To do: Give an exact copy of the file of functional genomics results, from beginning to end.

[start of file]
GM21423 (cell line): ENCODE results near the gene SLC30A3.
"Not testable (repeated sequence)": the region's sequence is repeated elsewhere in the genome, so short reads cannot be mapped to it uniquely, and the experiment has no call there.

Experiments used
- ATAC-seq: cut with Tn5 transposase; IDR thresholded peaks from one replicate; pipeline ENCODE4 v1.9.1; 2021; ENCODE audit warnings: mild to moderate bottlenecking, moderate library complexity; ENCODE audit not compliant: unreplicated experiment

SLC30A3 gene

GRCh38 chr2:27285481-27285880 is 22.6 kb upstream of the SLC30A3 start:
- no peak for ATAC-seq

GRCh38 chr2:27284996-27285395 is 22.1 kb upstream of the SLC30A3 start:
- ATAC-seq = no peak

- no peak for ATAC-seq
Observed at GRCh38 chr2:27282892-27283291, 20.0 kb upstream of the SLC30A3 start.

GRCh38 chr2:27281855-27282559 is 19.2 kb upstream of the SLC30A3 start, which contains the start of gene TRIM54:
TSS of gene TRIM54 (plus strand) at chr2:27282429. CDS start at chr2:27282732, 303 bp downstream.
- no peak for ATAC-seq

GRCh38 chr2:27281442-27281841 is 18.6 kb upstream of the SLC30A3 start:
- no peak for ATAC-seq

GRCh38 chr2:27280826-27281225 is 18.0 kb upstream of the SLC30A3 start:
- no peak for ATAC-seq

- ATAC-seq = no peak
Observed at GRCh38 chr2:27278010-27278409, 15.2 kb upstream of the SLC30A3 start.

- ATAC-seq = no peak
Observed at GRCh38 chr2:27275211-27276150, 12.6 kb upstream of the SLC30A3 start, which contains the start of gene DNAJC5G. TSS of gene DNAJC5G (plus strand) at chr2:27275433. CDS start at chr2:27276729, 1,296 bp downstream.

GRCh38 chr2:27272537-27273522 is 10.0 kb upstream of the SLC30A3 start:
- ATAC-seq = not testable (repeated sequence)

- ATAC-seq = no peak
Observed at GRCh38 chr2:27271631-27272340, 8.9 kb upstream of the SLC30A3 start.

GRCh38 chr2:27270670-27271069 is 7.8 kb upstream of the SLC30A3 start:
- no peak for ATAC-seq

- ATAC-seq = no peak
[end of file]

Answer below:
GM21423 (cell line): ENCODE results near the gene SLC30A3.
"Not testable (repeated sequence)": the region's sequence is repeated elsewhere in the genome, so short reads cannot be mapped to it uniquely, and the experiment has no call there.

Experiments used
- ATAC-seq: cut with Tn5 transposase; IDR thresholded peaks from one replicate; pipeline ENCODE4 v1.9.1; 2021; ENCODE audit warnings: mild to moderate bottlenecking, moderate library complexity; ENCODE audit not compliant: unreplicated experiment

SLC30A3 gene

GRCh38 chr2:27285481-27285880 is 22.6 kb upstream of the SLC30A3 start:
- no peak for ATAC-seq

GRCh38 chr2:27284996-27285395 is 22.1 kb upstream of the SLC30A3 start:
- ATAC-seq = no peak

- no peak for ATAC-seq
Observed at GRCh38 chr2:27282892-27283291, 20.0 kb upstream of the SLC30A3 start.

GRCh38 chr2:27281855-27282559 is 19.2 kb upstream of the SLC30A3 start, which contains the start of gene TRIM54:
TSS of gene TRIM54 (plus strand) at chr2:27282429. CDS start at chr2:27282732, 303 bp downstream.
- no peak for ATAC-seq

GRCh38 chr2:27281442-27281841 is 18.6 kb upstream of the SLC30A3 start:
- no peak for ATAC-seq

GRCh38 chr2:27280826-27281225 is 18.0 kb upstream of the SLC30A3 start:
- no peak for ATAC-seq

- ATAC-seq = no peak
Observed at GRCh38 chr2:27278010-27278409, 15.2 kb upstream of the SLC30A3 start.

- ATAC-seq = no peak
Observed at GRCh38 chr2:27275211-27276150, 12.6 kb upstream of the SLC30A3 start, which contains the start of gene DNAJC5G. TSS of gene DNAJC5G (plus strand) at chr2:27275433. CDS start at chr2:27276729, 1,296 bp downstream.

GRCh38 chr2:27272537-27273522 is 10.0 kb upstream of the SLC30A3 start:
- ATAC-seq = not testable (repeated sequence)

- ATAC-seq = no peak
Observed at GRCh38 chr2:27271631-27272340, 8.9 kb upstream of the SLC30A3 start.

GRCh38 chr2:27270670-27271069 is 7.8 kb upstream of the SLC30A3 start:
- no peak for ATAC-seq

- ATAC-seq = no peak